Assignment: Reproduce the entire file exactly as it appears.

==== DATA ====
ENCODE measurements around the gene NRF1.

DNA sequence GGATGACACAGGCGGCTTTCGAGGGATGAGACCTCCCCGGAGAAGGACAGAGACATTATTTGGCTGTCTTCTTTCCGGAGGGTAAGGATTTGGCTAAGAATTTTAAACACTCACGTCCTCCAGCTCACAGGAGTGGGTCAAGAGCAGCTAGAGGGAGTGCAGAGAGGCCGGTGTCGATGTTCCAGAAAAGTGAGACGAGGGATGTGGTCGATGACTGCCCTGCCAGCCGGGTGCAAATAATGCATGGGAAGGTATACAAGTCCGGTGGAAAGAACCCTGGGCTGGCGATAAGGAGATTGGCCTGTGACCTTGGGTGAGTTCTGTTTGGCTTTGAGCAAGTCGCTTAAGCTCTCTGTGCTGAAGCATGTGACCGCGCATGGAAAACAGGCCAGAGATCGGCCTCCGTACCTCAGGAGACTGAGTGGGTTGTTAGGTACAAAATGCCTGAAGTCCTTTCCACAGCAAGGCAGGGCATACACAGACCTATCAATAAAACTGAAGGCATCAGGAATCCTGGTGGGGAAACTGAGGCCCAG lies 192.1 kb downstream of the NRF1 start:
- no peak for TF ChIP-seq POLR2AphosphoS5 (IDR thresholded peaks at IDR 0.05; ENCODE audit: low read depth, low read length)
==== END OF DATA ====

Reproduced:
ENCODE measurements around the gene NRF1.

DNA sequence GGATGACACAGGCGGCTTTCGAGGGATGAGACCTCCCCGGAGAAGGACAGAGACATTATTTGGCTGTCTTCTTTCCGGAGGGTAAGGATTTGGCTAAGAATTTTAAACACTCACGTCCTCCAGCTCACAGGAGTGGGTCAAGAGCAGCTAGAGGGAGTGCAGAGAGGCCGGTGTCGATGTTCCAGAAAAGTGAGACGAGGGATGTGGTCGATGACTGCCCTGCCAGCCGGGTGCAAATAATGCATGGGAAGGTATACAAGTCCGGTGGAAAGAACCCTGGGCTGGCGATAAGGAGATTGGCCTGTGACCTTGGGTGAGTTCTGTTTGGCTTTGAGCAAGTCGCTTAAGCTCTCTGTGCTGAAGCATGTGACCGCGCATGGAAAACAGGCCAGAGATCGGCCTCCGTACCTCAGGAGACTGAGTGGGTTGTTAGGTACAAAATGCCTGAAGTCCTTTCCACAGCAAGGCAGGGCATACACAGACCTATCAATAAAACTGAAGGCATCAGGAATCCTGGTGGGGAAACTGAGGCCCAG lies 192.1 kb downstream of the NRF1 start:
- no peak for TF ChIP-seq POLR2AphosphoS5 (IDR thresholded peaks at IDR 0.05; ENCODE audit: low read depth, low read length)